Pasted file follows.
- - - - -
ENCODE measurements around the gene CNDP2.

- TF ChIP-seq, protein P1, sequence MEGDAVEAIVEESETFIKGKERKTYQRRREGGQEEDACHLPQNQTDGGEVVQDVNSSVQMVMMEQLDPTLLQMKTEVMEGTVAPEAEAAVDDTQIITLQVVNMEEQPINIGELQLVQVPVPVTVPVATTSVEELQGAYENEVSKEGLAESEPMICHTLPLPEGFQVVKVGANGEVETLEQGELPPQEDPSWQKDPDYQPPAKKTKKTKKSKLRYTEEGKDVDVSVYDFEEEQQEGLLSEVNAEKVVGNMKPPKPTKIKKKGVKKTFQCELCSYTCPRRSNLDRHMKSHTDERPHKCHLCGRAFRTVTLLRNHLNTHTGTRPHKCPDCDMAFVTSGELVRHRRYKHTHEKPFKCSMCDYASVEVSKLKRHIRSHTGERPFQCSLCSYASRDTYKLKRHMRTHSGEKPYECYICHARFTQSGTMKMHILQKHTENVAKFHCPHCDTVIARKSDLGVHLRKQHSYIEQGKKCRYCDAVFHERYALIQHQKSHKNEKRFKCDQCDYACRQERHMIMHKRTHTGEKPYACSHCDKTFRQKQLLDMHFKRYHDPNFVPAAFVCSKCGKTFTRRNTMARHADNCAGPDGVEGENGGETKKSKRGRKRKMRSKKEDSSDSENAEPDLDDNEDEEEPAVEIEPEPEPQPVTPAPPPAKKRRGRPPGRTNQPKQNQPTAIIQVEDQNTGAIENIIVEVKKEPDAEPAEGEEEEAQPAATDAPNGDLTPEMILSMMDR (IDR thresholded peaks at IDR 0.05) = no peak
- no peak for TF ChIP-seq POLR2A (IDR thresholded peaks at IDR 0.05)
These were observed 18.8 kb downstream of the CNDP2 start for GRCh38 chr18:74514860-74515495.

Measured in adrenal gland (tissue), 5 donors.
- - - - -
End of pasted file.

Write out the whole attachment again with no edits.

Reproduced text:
ENCODE measurements around the gene CNDP2.

- TF ChIP-seq, protein P1, sequence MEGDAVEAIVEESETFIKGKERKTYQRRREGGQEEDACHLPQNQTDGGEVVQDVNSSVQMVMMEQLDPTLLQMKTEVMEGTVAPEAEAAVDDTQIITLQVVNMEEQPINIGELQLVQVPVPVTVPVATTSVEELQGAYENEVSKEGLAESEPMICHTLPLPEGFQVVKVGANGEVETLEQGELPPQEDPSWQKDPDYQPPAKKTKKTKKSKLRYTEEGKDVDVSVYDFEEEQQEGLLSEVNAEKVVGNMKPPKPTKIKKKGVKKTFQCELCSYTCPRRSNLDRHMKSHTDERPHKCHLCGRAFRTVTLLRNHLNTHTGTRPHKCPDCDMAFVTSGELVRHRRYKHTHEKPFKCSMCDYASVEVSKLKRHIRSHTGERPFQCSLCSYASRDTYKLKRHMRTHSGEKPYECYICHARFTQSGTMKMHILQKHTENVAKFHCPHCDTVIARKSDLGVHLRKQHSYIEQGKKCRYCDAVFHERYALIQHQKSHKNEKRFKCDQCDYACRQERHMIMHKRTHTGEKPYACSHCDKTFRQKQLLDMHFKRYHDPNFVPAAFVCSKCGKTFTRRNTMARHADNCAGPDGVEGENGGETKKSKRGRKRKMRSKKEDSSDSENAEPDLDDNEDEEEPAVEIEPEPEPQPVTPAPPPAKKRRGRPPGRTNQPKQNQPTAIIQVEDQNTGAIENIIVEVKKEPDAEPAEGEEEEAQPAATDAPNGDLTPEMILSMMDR (IDR thresholded peaks at IDR 0.05) = no peak
- no peak for TF ChIP-seq POLR2A (IDR thresholded peaks at IDR 0.05)
These were observed 18.8 kb downstream of the CNDP2 start for GRCh38 chr18:74514860-74515495.

Measured in adrenal gland (tissue), 5 donors.